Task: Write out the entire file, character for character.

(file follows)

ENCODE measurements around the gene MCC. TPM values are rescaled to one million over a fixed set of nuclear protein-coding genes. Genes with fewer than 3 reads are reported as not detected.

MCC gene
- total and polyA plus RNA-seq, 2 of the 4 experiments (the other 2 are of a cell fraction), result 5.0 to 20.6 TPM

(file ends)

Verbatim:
ENCODE measurements around the gene MCC. TPM values are rescaled to one million over a fixed set of nuclear protein-coding genes. Genes with fewer than 3 reads are reported as not detected.

MCC gene
- total and polyA plus RNA-seq, 2 of the 4 experiments (the other 2 are of a cell fraction), result 5.0 to 20.6 TPM